In my class on the Missional Imagination students are required to select a “missional space” for the duration of the course (and hopefully beyond). The only requirements for selection are that it must be local, public and regularly accessible. So, for instance, if they live in Fort Worth, their location shouldn’t be a favorite hangout in Dallas (unless they drive there every day for work), it shouldn’t be a church building or their living room and it shouldn’t be someplace like Six Flags that they can only afford to visit a couple times a year.
Beyond that, they can choose just about anywhere. A coffee shop, local bar, grocery store, community center, town square, neighborhood park – or in some instances, perhaps even their front yard.
Each week part of the course curriculum involves spending time in this location. The first assignment is simply to describe what they see. What are the sounds and smells of the place? How is the place decorated? How would they describe the atmosphere? What do they notice about the people? Is this a place where people come for escape or connection? Do people notice each other or keep their heads down as they go about their business?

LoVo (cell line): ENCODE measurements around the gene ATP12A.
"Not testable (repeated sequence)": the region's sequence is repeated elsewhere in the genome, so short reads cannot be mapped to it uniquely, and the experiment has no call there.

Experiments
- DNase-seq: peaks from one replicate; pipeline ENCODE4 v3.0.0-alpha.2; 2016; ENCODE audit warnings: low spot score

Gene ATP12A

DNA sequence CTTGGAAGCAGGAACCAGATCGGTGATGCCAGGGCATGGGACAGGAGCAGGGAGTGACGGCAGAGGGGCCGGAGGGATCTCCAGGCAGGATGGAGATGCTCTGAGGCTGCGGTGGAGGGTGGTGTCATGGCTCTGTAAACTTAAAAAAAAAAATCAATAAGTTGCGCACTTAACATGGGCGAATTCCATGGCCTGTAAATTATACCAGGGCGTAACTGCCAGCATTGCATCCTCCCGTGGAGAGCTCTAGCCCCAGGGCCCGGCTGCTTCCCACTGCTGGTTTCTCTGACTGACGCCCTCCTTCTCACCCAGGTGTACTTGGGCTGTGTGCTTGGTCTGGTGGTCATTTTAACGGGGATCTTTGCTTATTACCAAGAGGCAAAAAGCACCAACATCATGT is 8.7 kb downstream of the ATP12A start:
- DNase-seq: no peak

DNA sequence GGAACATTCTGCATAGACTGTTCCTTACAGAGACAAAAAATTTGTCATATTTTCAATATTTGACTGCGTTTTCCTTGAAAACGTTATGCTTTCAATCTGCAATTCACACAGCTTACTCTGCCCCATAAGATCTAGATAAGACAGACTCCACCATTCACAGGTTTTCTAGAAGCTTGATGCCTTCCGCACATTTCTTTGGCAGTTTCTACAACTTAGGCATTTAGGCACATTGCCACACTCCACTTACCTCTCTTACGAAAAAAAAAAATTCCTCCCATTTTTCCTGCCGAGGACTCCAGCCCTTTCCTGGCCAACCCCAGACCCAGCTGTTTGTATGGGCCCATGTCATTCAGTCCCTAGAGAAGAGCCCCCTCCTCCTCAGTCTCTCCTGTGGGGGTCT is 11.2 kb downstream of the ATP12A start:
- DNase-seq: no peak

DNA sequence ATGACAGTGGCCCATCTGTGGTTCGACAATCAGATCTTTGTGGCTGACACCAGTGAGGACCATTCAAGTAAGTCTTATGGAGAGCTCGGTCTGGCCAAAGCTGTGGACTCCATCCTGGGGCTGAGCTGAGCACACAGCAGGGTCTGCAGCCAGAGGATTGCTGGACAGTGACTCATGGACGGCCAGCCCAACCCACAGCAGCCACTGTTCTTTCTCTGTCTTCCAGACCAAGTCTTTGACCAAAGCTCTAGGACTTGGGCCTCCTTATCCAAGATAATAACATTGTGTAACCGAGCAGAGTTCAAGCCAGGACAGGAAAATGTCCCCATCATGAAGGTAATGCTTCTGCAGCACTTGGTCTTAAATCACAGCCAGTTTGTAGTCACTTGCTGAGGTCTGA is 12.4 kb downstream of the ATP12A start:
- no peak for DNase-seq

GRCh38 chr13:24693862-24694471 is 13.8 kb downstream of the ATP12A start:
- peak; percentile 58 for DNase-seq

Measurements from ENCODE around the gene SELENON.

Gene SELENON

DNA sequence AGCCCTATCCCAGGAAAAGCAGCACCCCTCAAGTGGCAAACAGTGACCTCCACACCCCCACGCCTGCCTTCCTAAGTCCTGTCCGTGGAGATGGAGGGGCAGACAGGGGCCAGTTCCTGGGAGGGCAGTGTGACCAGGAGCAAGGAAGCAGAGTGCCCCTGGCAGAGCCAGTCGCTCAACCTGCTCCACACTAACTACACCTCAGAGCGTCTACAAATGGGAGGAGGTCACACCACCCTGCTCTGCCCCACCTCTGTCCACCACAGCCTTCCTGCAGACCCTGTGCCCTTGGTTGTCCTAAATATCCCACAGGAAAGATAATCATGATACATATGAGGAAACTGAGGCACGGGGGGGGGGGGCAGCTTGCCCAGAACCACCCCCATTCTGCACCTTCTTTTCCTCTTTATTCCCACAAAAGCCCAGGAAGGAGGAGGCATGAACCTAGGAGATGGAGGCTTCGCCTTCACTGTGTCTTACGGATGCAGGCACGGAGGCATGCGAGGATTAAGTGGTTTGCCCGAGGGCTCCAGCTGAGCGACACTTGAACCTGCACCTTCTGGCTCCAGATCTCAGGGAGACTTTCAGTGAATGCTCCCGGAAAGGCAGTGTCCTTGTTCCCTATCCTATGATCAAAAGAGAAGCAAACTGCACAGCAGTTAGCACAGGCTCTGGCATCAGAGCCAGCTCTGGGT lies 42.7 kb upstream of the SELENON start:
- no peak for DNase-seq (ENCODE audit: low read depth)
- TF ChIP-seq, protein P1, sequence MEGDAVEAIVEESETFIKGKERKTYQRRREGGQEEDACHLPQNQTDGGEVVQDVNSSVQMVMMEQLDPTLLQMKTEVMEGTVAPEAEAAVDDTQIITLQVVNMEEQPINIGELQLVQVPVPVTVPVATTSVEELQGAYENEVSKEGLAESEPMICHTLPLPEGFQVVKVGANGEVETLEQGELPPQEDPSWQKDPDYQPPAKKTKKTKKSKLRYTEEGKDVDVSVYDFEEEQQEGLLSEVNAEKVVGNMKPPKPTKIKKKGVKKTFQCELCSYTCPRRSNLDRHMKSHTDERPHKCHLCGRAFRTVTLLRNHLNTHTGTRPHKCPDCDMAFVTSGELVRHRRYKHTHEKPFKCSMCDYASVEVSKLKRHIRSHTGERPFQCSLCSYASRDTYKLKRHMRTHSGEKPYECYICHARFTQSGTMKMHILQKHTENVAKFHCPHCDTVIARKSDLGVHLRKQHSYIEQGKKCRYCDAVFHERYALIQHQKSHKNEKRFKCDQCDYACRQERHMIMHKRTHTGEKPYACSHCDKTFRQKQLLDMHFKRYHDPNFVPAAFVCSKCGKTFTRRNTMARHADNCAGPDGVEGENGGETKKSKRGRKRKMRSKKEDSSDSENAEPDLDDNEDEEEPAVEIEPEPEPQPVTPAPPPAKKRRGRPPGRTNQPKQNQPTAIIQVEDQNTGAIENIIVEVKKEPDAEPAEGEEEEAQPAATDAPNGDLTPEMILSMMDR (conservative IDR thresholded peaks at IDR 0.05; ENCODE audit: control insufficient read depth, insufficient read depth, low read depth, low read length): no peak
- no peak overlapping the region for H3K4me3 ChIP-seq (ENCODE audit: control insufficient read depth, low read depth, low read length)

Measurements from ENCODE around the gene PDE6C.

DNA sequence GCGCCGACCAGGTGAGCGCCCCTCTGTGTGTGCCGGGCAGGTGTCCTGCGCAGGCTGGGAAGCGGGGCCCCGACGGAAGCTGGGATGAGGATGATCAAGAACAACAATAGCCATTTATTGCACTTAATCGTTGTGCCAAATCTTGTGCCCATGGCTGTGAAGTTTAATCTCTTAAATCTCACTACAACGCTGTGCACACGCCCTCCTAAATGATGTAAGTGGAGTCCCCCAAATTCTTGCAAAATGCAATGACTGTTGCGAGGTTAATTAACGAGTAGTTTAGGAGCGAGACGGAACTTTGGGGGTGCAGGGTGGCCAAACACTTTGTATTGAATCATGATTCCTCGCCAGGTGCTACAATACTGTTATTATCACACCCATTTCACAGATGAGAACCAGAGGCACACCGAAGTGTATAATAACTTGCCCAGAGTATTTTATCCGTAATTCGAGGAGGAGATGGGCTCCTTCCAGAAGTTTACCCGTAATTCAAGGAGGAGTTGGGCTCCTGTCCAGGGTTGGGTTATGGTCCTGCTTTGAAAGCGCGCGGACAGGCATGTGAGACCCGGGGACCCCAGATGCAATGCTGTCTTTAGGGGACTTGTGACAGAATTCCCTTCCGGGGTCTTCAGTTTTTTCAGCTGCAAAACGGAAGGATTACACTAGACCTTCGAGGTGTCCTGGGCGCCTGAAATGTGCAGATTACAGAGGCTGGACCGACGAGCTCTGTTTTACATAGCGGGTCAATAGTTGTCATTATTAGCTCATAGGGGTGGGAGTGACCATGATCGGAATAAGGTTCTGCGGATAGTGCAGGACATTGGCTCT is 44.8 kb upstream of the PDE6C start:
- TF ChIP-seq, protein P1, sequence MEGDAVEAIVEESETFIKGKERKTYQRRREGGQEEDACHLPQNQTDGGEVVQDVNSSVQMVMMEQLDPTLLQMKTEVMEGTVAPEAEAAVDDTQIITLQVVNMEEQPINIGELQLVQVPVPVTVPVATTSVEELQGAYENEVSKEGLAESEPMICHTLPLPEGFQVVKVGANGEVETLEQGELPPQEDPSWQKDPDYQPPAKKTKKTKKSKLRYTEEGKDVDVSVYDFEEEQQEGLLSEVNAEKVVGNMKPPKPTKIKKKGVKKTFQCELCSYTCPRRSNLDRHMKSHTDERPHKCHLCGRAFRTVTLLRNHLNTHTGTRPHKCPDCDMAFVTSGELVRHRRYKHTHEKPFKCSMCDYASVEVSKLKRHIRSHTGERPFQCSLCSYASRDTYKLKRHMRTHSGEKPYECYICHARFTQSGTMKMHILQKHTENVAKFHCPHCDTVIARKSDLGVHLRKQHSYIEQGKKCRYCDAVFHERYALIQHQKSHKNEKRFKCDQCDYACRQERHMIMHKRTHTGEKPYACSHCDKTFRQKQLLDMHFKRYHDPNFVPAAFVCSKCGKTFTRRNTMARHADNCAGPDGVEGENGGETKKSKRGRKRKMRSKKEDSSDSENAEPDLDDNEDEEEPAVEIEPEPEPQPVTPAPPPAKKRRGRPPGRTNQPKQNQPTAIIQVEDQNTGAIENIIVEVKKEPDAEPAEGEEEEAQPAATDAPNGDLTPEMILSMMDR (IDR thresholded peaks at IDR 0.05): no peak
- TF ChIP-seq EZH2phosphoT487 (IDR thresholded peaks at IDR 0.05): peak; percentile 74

And what we often discover is that we’ve seen a place a million times without ever seeing it.
As the course progresses I ask them to look again. When we talk about the missional imagination, we’re talking about the ability to see what could be, can be and will be as the kingdom of God breaks in more fully. Where is the kingdom of God already breaking in here? Where does this place and these people desperately need God’s kingdom more fully?
What do you see?
I believe that most, if not all, of us could benefit from someone walking alongside us all day long asking this question. “Wait. What do you see?”
Because our temptation is simply not to see. Perhaps its a matter of convenience, self-absorption, frustration or fear, but we just don’t see. We don’t see the stuff that is right in front of us…so how can we possibly see what could be? Whenever people ask me to help them think through ways to engage a more missional orientation to faith, this is one of the first questions I ask.
Whenever someone complains that missional – or any other – theology is too abstract or theoretical, this is one of the first questions I ask. Whenever someone says that they aren’t sure what they’re supposed to do with their life, don’t know how to move from intellectual to holistic faith, don’t know where to begin…I ask, “What do you see?”
Everywhere we look, if we will look, there are signs of God at work and there are signs that the people of God need to cry out for God’s ministry of reconciliation, redemption and rescue.
So, what do you see?